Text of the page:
By Alex Korter
Nestled into the landscape, the Student Services Building provides Cal Poly Pomona with a new campus gateway. Its undulating, aluminum standing-seam roof shelters essential student services and administrative functions while providing students, faculty, staff and visitors with a memorable experience. Organized in two volumes, bisected by a central breezeway but covered by the unifying metal roof, the project meets the university’s aspirations for a welcoming place of arrival and enhanced delivery of services through transparency and collaboration. The building responds to its topographic and climactic context by drawing inspiration from the surrounding San Gabriel Mountains and maximizing optimal solar exposure. This place- and performance- driven design approach is articulated in the building shape and its fifth facade – the roof, uniting it with the landscape and demonstrating the university’s commitment to sustainable practices.
With an initial energy use intensity (EUI) goal of 40 set at the beginning of the project, the two-acre curved aluminum roof serves as the main passive energy-performance driver. The standing-seam assembly includes perforated overhangs that shelter the vertical enclosure and act as a shading device for the glazed areas filtering sunlight, maximizing daylight and minimizing glare. The solar-optimized design provides naturally lit work spaces, thereby reducing energy loads and increasing occupant wellness benefits. The building’s thermal mass from the concrete structure, efficient air-handling equipment and reduced artificial lighting needs controlled by daylight and occupancy sensors contribute to the building’s energy-efficient design. Supplemented by the sustainable benefits of the expansive aluminum roof, the building achieved LEED Platinum certification and an EUI of 30, 25% better than the project target. The east-west alignment of the standing seams on both solid and perforated panels gives the roof texture and grain while unifying the design aesthetically and programmatically. The roof also allows expansion of the building’s functional use to the outside and provides the campus community with amenity space sheltered from the hot southern California sun.
The design uses the aluminum standing-seam roof for its versatility. It achieves a complex, compound geometry with a modular panel system, connecting the project to its context and providing complete malleability to optimize exposure. Uniformity and life-cycle performance of the aluminum finish on both solid and perforated panels enhances the visual impact and provides the university with an assembly requiring no long-term maintenance. The lightweight nature of aluminum also minimizes loads on the building structure. Reflectivity on the finish reduces the heat-island effect, and the high recycled-content aluminum further supports the university’s sustainability goals.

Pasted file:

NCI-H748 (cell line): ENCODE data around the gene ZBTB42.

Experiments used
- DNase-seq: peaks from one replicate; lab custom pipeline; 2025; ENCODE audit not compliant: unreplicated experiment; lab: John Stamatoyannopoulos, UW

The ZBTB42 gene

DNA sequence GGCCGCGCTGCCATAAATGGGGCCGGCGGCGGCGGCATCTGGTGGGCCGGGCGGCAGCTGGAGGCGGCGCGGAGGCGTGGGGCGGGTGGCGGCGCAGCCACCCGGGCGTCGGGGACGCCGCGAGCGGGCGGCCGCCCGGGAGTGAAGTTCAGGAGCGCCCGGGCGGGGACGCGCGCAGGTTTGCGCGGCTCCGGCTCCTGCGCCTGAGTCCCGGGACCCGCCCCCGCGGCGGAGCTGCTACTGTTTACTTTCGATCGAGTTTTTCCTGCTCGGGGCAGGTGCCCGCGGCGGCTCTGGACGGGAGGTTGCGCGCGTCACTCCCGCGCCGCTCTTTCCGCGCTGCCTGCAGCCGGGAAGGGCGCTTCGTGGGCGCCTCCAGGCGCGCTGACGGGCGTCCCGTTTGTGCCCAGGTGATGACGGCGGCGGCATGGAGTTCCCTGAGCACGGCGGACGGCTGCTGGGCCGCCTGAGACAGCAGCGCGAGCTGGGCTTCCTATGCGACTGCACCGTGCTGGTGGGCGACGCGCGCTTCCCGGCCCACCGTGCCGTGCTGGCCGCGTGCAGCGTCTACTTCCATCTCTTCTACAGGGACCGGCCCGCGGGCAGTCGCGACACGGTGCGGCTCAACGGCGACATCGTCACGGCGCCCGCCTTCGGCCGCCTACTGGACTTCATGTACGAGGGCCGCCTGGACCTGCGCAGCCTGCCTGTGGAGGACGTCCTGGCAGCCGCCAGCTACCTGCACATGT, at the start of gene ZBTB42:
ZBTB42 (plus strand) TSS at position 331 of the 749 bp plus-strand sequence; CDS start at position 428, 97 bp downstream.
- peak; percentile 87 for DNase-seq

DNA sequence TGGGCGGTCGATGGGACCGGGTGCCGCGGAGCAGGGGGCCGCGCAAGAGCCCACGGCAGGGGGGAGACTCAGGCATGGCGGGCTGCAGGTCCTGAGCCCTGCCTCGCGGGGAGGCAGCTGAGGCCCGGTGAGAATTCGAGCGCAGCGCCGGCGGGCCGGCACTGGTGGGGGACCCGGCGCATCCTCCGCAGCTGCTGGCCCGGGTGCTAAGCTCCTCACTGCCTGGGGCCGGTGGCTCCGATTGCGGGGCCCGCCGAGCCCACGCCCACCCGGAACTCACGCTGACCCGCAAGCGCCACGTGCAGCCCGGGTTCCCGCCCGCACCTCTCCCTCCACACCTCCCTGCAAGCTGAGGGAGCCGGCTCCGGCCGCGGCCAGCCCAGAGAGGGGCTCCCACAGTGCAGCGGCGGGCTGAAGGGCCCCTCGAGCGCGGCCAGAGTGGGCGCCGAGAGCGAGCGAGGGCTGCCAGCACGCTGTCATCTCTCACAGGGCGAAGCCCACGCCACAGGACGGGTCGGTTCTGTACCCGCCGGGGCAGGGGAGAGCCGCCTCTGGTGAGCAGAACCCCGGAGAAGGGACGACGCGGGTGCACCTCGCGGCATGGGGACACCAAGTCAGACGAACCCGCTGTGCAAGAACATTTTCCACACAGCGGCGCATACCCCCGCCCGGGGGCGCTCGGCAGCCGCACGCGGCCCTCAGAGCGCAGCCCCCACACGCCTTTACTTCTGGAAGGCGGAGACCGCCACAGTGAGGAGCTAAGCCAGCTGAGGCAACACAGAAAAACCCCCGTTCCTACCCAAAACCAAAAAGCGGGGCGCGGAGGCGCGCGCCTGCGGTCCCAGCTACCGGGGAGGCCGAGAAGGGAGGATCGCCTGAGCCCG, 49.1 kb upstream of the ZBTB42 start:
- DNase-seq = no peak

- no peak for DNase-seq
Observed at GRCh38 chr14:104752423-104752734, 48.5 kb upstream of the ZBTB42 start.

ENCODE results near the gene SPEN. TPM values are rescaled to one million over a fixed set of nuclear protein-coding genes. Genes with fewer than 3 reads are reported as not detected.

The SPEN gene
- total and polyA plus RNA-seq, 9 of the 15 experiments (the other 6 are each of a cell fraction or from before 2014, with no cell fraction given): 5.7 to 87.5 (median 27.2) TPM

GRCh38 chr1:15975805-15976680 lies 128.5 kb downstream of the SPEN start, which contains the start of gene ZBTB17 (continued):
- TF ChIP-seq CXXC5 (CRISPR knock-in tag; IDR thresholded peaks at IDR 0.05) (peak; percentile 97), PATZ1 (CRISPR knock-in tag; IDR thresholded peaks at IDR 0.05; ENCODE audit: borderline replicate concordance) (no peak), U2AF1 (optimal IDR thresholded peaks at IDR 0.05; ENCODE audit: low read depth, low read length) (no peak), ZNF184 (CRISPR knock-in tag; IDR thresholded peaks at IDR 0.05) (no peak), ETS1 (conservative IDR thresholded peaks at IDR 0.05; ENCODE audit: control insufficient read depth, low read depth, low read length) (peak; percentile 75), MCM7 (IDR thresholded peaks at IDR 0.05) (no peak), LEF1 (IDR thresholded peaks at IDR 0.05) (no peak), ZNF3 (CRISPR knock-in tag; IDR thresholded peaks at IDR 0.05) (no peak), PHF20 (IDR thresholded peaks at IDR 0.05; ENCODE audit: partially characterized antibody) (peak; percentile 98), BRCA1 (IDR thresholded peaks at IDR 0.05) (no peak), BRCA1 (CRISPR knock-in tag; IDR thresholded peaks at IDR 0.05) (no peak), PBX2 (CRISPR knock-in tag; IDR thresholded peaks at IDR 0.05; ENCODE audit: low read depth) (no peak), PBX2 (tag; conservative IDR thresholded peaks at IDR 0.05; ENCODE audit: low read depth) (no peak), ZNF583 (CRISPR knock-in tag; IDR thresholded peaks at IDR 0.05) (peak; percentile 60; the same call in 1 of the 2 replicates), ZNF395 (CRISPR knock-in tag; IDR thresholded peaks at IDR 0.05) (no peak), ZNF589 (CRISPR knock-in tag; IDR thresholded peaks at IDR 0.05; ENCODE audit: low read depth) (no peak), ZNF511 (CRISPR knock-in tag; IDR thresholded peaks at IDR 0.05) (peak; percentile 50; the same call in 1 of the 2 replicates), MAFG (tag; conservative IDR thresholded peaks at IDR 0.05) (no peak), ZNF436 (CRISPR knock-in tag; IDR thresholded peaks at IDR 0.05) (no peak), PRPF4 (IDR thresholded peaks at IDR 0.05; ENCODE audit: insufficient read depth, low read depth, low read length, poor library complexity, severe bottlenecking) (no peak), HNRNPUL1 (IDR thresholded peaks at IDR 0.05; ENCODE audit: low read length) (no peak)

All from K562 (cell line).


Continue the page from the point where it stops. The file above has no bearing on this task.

Conceptualization, analysis, documentation and fabrication of the metal roof solely used digital tools in an entirely paperless delivery process. Beyond shading and daylighting, the roof’s hydrology, transitions and coordination with its steel support structure were studied, revised and verified to optimize the design throughout. Panel type, location and support clip models were developed in close collaboration with the manufacturer and allowed for the extraction of individual panel shapes directly from BIM. This panel geometry data was then fed directly from the model into the mobile, roll-forming machines on site pre-fabricating all standing seam panels, saving time and creating zero waste. 3D scanning in the field using Lidar devices ensured structural elements were in place within tolerance and allowed for seamless installation.
CO was challenged to create a building that is truly representative of the campus with performance-driven design. The design employs passive energy solutions to maximize both performance and design in a desert climate within the tight budget of a state university. The facility has transformed the student and staff experience, generating wide campus interest and serving as a demonstration of sustainable design and engineering.